|Publication number||US4791797 A|
|Application number||US 07/161,227|
|Publication date||Dec 20, 1988|
|Filing date||Feb 17, 1988|
|Priority date||Mar 24, 1986|
|Publication number||07161227, 161227, US 4791797 A, US 4791797A, US-A-4791797, US4791797 A, US4791797A|
|Inventors||William C. Paske, Paul F. Rodney, Ray A. Roeder|
|Original Assignee||Nl Industries, Inc.|
|Export Citation||BiBTeX, EndNote, RefMan|
|Patent Citations (14), Referenced by (41), Classifications (13), Legal Events (6)|
|External Links: USPTO, USPTO Assignment, Espacenet|
This is a continuation of application Ser. No. 843,043 filed on Mar. 24, 1986 and now abandoned.
1. Field of the Invention
The present invention relates to a method and apparatus to calibrate a borehole during a drilling operation by taking two measurements of the same formation with two different tools to determine borehole caliber through an iteration process. The tools employed are borehole and lithology sensitive measuring-while-drilling tools.
2. Description of the Prior Art
There have been many devices and methods developed for calibrating a borehole to achieve an accurate profile of the walls of the hole. However, none of these devices have been capable of making the measurements while the drilling operation is being carried out. For the most part, they are wireline devices which are used to log the well hole after the drill string has been withdrawn. Examples of such wireline devices can be found in U.S. Pat. Nos. 2,596,023; 2,596,024; 3,330,374; 3,464,513; 3,517,767; and 3,590,940.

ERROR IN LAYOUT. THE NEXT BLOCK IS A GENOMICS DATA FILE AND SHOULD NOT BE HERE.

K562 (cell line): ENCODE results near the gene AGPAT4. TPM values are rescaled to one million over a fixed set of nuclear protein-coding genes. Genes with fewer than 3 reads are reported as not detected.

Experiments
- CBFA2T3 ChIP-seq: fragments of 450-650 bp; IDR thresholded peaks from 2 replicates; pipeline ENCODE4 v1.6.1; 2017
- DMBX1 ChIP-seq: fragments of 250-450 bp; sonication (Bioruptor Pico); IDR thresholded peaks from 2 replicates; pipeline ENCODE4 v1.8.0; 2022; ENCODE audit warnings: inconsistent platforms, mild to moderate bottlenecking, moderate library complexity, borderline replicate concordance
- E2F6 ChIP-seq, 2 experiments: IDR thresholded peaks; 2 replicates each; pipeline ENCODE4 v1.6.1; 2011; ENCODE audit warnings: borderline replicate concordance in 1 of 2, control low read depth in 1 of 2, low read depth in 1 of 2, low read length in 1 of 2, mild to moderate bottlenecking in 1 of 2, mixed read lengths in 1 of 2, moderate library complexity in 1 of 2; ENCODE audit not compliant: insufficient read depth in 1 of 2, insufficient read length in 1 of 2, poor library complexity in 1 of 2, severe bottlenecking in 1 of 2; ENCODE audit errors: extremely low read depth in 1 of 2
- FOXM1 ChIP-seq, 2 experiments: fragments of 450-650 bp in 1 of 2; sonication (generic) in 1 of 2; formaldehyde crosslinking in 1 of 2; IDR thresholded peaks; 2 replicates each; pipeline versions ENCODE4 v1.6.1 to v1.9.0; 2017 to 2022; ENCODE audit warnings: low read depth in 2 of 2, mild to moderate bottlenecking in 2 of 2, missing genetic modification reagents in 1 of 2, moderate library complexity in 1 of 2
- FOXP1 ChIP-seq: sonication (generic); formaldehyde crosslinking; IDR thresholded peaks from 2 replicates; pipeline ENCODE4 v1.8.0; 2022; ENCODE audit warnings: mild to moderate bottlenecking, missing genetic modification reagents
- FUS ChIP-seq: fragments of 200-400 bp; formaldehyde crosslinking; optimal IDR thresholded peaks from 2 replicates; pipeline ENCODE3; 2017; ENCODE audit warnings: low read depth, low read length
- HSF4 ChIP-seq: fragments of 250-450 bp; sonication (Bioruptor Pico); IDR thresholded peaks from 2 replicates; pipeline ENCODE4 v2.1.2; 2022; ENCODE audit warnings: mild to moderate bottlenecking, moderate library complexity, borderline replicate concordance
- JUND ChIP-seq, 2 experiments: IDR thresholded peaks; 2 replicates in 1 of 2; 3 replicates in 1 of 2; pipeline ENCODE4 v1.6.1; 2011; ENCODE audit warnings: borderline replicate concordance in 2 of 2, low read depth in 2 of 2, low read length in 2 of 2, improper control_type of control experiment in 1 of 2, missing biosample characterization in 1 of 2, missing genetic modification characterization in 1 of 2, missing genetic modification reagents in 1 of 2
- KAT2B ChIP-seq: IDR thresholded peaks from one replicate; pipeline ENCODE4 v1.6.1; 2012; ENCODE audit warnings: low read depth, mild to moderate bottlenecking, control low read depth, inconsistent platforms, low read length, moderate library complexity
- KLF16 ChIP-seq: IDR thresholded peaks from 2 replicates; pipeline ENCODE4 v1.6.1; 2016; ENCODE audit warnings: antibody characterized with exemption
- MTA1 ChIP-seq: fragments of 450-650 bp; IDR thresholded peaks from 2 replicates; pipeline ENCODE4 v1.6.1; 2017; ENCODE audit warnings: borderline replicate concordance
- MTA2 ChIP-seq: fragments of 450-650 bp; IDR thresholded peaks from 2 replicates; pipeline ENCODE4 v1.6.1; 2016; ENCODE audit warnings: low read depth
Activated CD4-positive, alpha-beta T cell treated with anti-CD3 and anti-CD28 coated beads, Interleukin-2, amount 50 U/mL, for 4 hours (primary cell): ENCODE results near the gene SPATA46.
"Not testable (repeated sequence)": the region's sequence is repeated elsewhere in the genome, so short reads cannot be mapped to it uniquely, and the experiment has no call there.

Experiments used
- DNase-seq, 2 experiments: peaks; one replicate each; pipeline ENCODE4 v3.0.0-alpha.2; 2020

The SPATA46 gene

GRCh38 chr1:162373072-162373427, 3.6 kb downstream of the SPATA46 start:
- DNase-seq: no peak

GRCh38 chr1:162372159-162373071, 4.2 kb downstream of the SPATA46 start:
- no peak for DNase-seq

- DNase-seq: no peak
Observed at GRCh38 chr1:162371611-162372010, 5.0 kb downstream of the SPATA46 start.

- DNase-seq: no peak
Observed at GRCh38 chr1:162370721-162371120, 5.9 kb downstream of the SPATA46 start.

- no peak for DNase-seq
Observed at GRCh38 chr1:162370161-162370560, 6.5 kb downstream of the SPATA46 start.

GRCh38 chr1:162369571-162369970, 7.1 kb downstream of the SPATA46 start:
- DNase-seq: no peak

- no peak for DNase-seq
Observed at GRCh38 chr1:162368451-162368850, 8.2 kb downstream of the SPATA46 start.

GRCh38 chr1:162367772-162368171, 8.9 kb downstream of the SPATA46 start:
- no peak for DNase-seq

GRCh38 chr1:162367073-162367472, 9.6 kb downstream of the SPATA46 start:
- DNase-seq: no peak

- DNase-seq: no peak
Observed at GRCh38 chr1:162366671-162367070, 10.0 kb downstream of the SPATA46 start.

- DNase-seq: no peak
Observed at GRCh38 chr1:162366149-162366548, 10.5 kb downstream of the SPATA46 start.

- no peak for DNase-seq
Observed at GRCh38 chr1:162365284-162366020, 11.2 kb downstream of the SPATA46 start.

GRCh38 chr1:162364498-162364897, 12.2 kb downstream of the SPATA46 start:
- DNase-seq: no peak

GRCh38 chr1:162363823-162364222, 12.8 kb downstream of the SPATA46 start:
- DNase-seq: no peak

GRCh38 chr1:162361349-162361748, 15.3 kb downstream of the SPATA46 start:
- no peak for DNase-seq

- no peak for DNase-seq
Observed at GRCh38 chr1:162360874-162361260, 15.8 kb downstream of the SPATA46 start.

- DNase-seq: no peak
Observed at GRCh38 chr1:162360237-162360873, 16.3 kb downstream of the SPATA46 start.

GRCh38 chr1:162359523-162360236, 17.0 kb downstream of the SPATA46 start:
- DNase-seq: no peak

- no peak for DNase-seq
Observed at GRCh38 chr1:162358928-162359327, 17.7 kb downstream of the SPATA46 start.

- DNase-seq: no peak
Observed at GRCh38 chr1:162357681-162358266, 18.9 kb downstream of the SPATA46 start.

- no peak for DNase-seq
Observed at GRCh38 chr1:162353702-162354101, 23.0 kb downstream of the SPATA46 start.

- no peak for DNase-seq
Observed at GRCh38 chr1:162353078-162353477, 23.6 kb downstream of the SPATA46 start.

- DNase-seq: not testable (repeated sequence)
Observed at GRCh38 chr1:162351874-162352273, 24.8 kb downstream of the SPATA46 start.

Clearly, there are many advantages which could be achieved by recording the caliper profile of a borehole during the drilling operation. Among the advantages of such a caliper measurement would be to provide warning to the driller that the walls of the borehole are collapsing or closing causing a narrowing or necking of the borehole which could prevent withdrawal of the drill and possibly even gripping the drill string with sufficient force to interrupt the rotary drilling. In a similar way, such a caliper would provide warning that the borehole walls are sloughing in such a manner as to form a large cavity, creating a lot more debris which would necessarily have to be removed and would slow the drilling operation. The driller would then have the option of stabilizing the well before serious damage was done. Another use of a caliper measurement taken while drilling would be to allow borehole correction of formation sensing tools in the same manner as used in wireline logging.